A terminology for reinforcement practice is proposed based on the idea that a reinforcement device, a rock mass and a reinforced rock mass are all systems of components. It follows that the force displacement behaviour of each system is a consequence of the particular physical and mechanical characteristics of the system components and their interactions. Using this terminology a method is proposed for the design of reinforcement for excavations in jointed rock. The design method is based on identifying and stabilising all the blocks of rock that can form at the excavation boundary. It uses the early developments in block theory for identification and stability assessment of the blocks. These developments are supplemented with new reinforcement design and assessment procedures for the unstable blocks.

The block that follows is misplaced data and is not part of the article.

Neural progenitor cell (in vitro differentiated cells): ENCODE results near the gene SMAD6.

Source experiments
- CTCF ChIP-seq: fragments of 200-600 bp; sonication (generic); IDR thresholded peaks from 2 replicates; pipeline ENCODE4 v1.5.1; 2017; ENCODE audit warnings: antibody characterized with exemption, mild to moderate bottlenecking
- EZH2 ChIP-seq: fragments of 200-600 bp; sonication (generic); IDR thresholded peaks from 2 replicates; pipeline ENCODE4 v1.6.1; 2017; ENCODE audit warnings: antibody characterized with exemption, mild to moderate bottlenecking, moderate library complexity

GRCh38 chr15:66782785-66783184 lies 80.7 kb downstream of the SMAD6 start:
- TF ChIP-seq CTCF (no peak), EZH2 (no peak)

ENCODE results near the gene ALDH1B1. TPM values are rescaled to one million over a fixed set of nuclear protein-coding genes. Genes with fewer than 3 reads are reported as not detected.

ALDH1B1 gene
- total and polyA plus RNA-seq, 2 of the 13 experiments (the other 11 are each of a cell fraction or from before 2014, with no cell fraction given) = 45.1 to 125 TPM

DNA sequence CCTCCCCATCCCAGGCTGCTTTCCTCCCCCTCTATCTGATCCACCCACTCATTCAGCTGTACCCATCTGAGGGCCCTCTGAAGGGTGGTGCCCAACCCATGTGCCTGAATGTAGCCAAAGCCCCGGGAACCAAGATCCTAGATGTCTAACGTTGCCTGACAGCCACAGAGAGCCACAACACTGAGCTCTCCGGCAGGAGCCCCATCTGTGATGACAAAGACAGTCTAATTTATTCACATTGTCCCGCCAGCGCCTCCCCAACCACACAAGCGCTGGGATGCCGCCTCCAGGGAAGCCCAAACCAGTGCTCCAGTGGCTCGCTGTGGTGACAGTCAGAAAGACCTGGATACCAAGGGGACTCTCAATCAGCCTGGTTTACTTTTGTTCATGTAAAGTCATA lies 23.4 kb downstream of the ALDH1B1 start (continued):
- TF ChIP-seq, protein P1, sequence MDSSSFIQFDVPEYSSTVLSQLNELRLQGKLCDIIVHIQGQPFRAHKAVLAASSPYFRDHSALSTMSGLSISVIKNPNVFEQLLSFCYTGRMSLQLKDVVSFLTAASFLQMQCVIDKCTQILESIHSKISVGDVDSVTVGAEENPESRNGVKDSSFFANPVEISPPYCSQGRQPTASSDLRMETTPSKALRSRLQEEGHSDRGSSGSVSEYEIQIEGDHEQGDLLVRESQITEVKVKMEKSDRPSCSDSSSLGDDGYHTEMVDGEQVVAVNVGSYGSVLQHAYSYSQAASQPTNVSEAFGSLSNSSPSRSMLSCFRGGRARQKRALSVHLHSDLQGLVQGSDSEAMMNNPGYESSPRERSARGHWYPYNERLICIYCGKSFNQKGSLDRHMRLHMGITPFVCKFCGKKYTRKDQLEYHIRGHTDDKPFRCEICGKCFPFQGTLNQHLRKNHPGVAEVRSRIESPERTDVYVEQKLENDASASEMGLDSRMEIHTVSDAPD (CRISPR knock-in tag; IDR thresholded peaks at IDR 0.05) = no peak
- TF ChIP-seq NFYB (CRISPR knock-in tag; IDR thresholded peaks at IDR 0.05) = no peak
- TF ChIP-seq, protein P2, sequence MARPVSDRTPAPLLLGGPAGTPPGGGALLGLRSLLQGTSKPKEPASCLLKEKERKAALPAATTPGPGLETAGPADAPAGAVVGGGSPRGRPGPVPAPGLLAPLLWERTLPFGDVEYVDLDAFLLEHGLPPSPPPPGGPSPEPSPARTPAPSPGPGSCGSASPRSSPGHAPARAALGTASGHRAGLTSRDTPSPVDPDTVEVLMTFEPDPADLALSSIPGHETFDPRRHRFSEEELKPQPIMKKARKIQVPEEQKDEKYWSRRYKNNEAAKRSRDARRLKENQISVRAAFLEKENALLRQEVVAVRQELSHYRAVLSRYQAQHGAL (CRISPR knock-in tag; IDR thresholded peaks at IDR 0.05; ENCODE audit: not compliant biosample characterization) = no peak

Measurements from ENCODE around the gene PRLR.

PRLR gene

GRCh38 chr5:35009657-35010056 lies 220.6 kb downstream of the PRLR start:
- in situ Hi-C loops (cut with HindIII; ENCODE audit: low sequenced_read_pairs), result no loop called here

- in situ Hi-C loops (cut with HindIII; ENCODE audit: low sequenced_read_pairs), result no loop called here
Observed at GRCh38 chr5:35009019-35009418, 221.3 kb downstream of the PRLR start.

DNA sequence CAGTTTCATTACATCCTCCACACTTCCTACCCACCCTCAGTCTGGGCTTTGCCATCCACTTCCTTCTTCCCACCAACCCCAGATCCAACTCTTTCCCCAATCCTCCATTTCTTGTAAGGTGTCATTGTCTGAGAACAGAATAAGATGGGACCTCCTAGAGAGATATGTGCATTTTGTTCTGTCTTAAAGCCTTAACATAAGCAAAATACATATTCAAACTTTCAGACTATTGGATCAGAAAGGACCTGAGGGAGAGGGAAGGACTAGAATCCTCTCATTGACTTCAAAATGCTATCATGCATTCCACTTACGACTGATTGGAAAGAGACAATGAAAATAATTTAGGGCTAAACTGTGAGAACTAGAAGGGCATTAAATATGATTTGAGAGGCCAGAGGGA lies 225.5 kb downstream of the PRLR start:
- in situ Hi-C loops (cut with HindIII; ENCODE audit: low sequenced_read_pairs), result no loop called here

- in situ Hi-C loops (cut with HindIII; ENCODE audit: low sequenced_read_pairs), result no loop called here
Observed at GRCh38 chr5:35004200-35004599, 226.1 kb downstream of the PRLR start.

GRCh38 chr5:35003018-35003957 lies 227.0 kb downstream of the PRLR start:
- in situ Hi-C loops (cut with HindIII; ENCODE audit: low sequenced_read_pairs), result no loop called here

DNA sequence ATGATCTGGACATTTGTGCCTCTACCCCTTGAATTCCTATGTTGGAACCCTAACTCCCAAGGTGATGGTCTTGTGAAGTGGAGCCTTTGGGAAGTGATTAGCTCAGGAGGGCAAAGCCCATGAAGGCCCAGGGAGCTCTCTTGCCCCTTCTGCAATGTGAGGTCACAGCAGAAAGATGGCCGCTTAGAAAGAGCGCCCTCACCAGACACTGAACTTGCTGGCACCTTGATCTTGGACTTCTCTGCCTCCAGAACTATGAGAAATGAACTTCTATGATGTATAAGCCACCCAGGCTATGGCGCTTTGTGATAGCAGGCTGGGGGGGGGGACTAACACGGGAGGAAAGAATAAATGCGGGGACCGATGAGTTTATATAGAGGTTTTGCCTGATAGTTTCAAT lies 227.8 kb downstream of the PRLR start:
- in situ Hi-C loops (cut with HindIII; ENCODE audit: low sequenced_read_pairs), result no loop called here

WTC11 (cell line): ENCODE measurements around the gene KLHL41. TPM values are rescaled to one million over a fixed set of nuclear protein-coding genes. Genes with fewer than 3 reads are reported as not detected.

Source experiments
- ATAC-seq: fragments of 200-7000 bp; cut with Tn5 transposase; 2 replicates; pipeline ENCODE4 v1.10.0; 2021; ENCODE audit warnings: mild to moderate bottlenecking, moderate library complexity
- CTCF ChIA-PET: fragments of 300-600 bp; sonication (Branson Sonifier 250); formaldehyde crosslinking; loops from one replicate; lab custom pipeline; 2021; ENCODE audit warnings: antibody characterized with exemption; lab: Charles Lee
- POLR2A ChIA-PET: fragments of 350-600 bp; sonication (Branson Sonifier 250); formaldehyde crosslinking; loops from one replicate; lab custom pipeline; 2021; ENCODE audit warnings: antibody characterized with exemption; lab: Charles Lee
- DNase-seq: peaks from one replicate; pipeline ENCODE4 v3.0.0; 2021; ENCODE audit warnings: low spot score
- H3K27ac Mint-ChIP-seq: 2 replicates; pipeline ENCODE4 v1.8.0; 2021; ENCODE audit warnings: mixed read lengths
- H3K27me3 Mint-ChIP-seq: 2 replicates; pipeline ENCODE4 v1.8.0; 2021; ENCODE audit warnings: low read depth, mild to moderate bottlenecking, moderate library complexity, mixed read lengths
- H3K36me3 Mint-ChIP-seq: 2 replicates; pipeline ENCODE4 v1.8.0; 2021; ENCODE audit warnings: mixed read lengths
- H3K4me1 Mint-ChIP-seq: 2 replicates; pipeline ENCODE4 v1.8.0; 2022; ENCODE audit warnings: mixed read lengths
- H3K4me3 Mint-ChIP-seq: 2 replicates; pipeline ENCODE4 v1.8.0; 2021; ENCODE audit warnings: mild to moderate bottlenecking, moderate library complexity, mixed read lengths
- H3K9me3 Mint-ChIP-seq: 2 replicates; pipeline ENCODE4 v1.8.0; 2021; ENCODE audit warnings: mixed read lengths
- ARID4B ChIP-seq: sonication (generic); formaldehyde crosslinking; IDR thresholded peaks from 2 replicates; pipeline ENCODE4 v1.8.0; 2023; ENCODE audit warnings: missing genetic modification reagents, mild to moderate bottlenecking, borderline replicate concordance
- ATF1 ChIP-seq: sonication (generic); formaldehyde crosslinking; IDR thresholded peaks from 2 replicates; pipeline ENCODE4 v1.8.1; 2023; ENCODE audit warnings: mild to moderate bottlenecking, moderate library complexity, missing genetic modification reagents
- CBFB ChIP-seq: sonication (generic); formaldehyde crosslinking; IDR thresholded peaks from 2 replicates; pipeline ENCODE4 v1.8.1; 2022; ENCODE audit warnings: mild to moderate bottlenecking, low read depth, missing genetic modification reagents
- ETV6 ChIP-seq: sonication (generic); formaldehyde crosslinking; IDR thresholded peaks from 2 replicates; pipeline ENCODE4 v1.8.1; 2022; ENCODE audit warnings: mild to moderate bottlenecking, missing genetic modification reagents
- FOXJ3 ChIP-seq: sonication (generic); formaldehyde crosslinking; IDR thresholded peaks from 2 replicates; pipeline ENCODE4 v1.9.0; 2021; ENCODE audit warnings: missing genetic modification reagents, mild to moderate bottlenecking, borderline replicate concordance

Excavations are central to both mining and many civil engineering projects. For economic and safety reasons reinforcement forms an essential component of these projects. This is demonstrated by an estimated world wide usage of in excess of 500,000,000 reinforcement units per annum. Despite significant advances associated with reinforcement hardware, there is still conflict and confusion concerning the advantages and disadvantages of the different devices and their applicability to various rock engineering problems. This is thought to be due to the lack of a formal terminology in reinforcement practice and the lack of rational design procedures for the reinforcement of jointed rock. The art of rock reinforcement is still developing into a formal engineering discipline and therefore it will take time for the evolution of a formal terminology. However, it is suggested that some of the jargon in current use may be complicating and confusing what are in essence very simple but very important concepts of reinforcement practice. A terminology needs to evolve that includes terms to describe the range of reinforcement hardware, the techniques of applying that hardware to solve rock engineering problems and aspects associated with the installation and performance assessment of reinforcement. The behaviour of jointed rock is characterised by the nature and disposition of discontinuities. The discontinuities close to the excavation define the surface block assembly and influence its stability. Good support and reinforcement experiences are associated with addressing these instabilities local to the excavation boundaries rather than attempting to modify global instability induced by stresses. A rigorous engineering approach to rock reinforcement design for jointed rock is somewhat intractable because many of the parameters involved cannot be properly quantified. The design methods that take into account a basic rather than a detailed description of the rock mass are particularly popular. Two methods that follow this approach are the precedent design rules (e.g. Lang ) and rock mass classification methods (e.g. Barton et al.  and Bieniawski ). However, experience has shown that reinforcement is most effective under the low stress conditions that accompany surface block instability which leads to the belief that reinforcement schemes for excavations in jointed rock can be designed using a number of simple concepts based on the examination of the assemblage of surface blocks.